New federal pollution standards weigh on utility rate increases

BILLINGS, Mont. -- The electric bills of customers could rise $178 a year to improve Montana Dakota Utilities' coal-fired power plants. But, MDU is being asked whether the plan makes sense with new pollution regulations coming.

BILLINGS, Mont. -- The electric bills of customers could rise $178 a year to improve Montana Dakota Utilities’ coal-fired power plants. But, MDU is being asked whether the plan makes sense with new pollution regulations coming.

At issue is whether customers of MDU should pay for upgrades to coal-fired power plants that could be shut down in a few years under the Environmental Protection Agency’s Clean Power Plan.

MDU provides  natural gas and electric service to parts of Montana, North Dakota, South Dakota and Wyoming. The service area covers more than 168,000 square miles with 384,000 customers.

The service area in question includes the Bakken oil field, and there are also doubts, given the economic slump in the oil business, about whether the future demand for MDU electricity will grow as the utility estimated it will. And critics argue that if the power isn’t needed, consumers shouldn’t have to pay to expand  MDU’s production.

The Clean Power Plan is the EPA’s 15-year road map for cutting carbon dioxide, a greenhouse gas that contributes to climate change. Beginning in 2020, the nation’s existing power plants will have to begin cutting carbon dioxide pollution. Some power plants will be upgraded with new pollution controls, while others beyond affordable improvement will be shuttered.


States are required to submit compliance plans to the EPA by September. Extensions may be granted, but federal plans could also be issued in states were plans aren’t submitted.

Montana’s Public Service Commission will meet in Glendive on Feb. 9 to decide whether to approve the increase, which would be a 21 percent rate hike for MDU’s 26,000 electricity customers in Montana. None of the MDU’s natural gas customers would be affected.

“You shouldn’t want to make large capital investments in power plants that are then subject to other regulations that could shut them down,” said Travis Kavulla, PSC commissioner for most of the Montana customers in the MDU case.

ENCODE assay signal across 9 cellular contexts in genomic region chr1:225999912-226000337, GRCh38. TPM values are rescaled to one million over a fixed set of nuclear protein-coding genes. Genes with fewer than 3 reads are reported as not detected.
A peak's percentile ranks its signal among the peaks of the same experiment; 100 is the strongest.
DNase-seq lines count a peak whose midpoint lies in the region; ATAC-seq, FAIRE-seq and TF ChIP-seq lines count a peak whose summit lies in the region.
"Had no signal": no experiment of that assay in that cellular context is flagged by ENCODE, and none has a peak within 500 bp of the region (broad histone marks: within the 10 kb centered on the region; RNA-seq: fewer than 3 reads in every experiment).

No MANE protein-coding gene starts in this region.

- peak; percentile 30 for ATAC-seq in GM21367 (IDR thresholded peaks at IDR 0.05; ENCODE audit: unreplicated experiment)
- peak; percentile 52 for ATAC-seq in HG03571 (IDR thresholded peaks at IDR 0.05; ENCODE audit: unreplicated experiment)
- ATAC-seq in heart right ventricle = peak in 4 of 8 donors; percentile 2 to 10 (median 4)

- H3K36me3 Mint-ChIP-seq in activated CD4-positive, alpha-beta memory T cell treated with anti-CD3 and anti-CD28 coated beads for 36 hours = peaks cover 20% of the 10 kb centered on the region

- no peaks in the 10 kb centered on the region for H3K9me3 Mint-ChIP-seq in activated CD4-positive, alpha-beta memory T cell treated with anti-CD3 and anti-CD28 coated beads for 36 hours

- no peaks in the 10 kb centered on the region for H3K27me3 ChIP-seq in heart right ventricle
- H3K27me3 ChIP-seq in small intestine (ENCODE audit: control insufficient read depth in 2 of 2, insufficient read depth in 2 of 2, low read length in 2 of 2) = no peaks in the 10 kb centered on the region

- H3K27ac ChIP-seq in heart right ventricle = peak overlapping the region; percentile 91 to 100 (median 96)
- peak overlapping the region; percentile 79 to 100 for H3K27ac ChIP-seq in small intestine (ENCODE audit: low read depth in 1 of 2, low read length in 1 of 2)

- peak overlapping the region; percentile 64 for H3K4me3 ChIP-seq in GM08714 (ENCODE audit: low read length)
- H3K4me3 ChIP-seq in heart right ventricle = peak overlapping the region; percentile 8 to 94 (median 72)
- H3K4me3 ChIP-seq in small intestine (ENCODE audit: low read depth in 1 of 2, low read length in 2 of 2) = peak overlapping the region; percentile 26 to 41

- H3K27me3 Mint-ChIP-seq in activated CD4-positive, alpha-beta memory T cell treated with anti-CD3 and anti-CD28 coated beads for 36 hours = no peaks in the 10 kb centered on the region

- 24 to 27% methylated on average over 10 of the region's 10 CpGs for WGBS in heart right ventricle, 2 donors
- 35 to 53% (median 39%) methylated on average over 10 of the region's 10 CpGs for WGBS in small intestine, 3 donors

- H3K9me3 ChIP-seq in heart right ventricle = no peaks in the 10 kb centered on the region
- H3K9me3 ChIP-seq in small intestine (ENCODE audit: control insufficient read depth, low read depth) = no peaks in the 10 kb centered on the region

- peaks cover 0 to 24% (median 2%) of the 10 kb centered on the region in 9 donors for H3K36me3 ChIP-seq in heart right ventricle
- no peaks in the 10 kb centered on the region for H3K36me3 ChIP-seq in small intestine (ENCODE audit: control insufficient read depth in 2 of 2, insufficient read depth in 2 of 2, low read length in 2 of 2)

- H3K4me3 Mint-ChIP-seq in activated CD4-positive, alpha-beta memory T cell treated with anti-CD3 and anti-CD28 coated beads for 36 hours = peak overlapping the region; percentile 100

MDU is arguing that it isn’t clear that its power plants won’t survive the Clean Power Plan regulations expected to kick in in 2022. The upgrades for which MDU wants its customers to pay is for have already been done.

Kavulla said this is the first time the Clean Power Plan has been an issue with rate increases tied to coal-fired power plants, but it probably won't be the last.

NorthWestern Energy, Montana's other regulated gas and electric utility, would have to explain how the Clean Power Plan would affect Colstrip Power Plant Units 3 and 4, if it asked consumers to pay for pollution upgrades there.

MDU spent millions adding pollution controls to its power plants to comply with existing rules. When the work was began, the Clean Power Plan wasn’t even around to consider, the company argues. What made sense was complying with the pollution laws on the books.

The construction costs were substantial. At Big Stone coal-fired power plant in South Dakota, upgrades meet pollution haze and mercury regulations cost $348 million. MDU has a 22.7 percent share in Big Stone and is passing its share of the bill onto consumers with rate increases. There were also $16 million in mercury pollution controls planned for the Lewis and Clark Power Plant in Sidney.


The Lewis and Clark plant was built in 1950 and is within the age group of power plants that are struggling to remain operational under the Clean Power Plan, as are Colstrip Units 1 and 2, built in the 1970s.

Sidney, Glendive and Miles City make up the bulk of MDU’s electric customers in Montana, which is why the Feb. 9 hearing on the rate increase will take place in the Dawson County Courthouse basement in Glendive.

MDU filed its rate increase request last summer, but public comment on the issue has been minimal. A few Eastern Montanans early in the process balked at a net metering arrangement written into the plan, which would have made it difficult for people with solar panels. The actual rate increase has drawn little response.

The PSC will have to decide if the likelihood of the Clean Power Plan driving up costs for the MDU customers in the future means that Montanans would be better served by MDU finding another source for its power, most likely on the open market.

There are two appointed consumer advocates, one for small customers and the other for large commercial customers, arguing against the size of MDU rate increase. Both are asking the PSC to limit the rate increase to roughly a fourth of what MDU wants.

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